Does your dog have thoughts and feelings? How about your cat? In this episode we find out what scientists have to say about how we should study this question. I also review a fascinating new study by Dr. Alexandra Horowitz of Barnard College who studied whether or not dogs who have that guilty look actually do feel guilty. We take a look at the idea of anthropomorphism and your dog in this episode of The Psych Files.
Resources on Anthropomorphism and Animal Emotions
- The research I reviewed in this episode is entitled, "Disambiguating the “guilty look”: Salient prompts to a familiar dog behaviour" in Behavioural Processes, Volume 81, Issue 3, July 2009, Pages 447-452 by Alexandra Horowitz.
- Here’s where you can find more information about Dr. Horowtiz and her Dog Cognition Lab can be found here.
- Here’s a link to the article entitled "It’s an Owner’s Scolding That Makes a ‘Guilty’ Dog" that appeared in the New York Times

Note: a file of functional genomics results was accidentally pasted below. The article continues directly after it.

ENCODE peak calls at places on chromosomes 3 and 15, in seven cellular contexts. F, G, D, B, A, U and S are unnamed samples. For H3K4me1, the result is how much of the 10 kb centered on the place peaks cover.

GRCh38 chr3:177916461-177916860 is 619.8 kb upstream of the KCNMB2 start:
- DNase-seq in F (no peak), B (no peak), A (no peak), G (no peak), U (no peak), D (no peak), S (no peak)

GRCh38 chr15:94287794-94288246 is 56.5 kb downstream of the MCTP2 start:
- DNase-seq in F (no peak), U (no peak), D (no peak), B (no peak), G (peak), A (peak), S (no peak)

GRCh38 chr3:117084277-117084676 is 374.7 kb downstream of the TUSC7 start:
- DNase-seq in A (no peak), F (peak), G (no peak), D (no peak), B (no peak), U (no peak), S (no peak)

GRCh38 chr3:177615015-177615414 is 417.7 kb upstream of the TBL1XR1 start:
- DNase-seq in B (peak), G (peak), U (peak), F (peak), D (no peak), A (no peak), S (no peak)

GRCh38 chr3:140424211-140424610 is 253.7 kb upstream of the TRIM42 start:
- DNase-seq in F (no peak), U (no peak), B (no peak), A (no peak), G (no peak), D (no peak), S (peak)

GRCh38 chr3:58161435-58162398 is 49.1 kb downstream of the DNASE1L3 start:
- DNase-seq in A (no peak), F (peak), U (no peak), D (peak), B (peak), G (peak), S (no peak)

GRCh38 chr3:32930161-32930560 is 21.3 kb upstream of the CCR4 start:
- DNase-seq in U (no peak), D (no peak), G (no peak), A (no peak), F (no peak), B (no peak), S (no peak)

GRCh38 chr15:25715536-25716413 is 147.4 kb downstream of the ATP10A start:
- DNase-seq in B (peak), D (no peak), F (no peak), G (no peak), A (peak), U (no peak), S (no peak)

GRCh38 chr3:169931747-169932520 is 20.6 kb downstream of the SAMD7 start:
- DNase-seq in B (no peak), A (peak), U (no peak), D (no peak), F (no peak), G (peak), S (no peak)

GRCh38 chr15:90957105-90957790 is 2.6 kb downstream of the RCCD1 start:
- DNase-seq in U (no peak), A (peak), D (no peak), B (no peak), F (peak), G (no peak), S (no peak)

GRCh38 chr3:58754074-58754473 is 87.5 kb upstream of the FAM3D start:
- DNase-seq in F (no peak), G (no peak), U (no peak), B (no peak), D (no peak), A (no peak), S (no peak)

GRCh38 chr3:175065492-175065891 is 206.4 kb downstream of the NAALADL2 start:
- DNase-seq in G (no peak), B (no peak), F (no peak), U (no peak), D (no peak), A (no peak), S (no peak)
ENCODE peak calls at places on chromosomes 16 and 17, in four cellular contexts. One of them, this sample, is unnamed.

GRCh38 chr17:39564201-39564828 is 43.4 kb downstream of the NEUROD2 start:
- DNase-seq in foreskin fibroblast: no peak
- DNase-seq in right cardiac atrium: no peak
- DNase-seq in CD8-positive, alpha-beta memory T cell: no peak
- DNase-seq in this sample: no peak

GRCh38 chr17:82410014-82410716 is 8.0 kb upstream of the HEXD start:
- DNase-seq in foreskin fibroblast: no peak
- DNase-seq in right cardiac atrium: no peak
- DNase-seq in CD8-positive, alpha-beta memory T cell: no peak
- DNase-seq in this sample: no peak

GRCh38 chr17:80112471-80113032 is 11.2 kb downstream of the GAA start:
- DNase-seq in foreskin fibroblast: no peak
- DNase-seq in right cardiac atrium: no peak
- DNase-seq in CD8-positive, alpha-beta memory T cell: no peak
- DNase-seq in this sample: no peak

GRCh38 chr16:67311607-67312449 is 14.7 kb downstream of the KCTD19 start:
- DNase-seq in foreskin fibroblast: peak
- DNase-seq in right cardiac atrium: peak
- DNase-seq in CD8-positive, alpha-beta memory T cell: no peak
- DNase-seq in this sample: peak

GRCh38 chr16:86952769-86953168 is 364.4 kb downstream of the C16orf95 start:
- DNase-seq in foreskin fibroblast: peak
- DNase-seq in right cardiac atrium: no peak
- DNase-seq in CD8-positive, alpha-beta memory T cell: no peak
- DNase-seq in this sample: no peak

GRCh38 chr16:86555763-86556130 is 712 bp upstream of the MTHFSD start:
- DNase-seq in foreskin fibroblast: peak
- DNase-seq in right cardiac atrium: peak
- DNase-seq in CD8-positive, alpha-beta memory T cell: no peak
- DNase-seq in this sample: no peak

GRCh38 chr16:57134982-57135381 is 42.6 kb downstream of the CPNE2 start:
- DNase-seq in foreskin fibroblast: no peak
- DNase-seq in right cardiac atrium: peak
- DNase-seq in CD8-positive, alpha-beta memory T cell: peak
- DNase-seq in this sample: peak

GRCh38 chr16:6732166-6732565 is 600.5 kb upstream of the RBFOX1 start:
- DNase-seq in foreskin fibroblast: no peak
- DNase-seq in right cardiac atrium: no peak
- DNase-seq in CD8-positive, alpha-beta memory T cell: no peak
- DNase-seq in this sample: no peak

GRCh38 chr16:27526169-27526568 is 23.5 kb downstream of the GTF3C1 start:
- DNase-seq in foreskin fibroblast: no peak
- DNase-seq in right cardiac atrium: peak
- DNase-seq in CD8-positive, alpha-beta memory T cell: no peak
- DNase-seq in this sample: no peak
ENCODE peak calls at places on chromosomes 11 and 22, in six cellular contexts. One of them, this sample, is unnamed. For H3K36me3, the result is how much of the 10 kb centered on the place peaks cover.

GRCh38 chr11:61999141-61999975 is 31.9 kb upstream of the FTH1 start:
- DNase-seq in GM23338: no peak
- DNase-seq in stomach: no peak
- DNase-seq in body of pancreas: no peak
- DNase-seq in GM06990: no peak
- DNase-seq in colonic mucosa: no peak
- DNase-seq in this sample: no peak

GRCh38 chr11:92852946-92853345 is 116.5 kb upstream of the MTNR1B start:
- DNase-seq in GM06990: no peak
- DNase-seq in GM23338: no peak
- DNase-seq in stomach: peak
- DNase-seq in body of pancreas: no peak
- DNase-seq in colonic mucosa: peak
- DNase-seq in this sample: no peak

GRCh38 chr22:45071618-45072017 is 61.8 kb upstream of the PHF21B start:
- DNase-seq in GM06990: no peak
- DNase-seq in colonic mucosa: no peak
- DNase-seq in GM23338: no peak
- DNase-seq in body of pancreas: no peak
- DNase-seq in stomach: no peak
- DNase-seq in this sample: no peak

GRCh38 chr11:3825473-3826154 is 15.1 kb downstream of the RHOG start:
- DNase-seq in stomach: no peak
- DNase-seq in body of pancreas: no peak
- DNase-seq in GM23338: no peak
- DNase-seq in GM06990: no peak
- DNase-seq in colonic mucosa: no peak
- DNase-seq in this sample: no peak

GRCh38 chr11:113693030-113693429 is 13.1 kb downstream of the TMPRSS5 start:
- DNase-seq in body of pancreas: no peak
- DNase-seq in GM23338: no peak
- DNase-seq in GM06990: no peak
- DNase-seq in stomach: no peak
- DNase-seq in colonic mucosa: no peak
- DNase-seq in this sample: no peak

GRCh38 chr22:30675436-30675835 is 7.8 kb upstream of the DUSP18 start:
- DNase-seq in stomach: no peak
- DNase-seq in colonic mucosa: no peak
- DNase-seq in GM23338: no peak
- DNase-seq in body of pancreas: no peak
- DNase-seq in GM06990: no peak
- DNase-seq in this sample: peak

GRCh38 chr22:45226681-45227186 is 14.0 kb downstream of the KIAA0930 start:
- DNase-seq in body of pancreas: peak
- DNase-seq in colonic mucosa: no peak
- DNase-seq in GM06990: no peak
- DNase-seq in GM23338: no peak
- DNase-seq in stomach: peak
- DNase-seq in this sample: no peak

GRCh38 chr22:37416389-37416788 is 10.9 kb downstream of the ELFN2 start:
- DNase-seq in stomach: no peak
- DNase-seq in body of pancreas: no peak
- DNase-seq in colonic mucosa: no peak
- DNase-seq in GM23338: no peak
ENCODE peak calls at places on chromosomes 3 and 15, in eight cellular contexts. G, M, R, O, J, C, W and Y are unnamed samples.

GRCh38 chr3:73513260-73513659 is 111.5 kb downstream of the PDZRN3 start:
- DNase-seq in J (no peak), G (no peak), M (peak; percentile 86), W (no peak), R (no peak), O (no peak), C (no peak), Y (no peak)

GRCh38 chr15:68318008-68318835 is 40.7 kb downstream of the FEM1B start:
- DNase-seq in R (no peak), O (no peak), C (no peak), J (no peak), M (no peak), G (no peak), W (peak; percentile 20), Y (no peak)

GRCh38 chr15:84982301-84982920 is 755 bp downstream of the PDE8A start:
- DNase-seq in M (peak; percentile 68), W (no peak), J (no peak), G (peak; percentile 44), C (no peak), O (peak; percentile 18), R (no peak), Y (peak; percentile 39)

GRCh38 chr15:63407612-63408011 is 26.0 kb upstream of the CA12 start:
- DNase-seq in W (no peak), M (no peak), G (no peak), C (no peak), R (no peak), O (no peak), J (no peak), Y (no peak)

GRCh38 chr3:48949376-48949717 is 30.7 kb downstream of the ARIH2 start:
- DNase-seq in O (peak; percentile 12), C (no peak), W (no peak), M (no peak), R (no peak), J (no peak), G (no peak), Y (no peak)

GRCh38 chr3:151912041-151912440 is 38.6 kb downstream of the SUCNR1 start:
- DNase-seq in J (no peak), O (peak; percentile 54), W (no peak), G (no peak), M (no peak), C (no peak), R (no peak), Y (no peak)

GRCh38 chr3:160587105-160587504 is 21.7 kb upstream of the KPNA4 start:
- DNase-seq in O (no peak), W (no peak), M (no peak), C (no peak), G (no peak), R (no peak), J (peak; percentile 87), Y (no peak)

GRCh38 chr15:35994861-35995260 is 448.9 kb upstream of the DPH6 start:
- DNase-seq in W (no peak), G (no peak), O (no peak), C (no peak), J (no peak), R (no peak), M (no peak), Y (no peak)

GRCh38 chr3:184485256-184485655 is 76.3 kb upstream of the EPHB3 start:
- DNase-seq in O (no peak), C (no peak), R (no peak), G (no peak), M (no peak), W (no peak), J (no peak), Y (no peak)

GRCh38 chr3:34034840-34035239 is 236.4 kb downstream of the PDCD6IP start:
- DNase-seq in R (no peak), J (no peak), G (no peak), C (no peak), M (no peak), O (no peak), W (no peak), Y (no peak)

- Science Daily also wrote an article reviewing Dr. Horowitz’ research on the Guilty Dog look entitled "What Really Prompts The Dog’s ‘Guilty Look‘"
- What are Animals? Why Anthropomorphism is Still Not a Scientiﬁc Approach to Behavior, Clive D. L. Wynne, Comparative Cognition and Behavior, 2007, vol 2, pp 125-135.
- Critical Anthropomorphism, Uncritical Anthropocentrism, and Naïve Nominalism, Gordon M. Burghardt, Comparative Cognition and Behavior, 2007, vol 2, pp 136-138.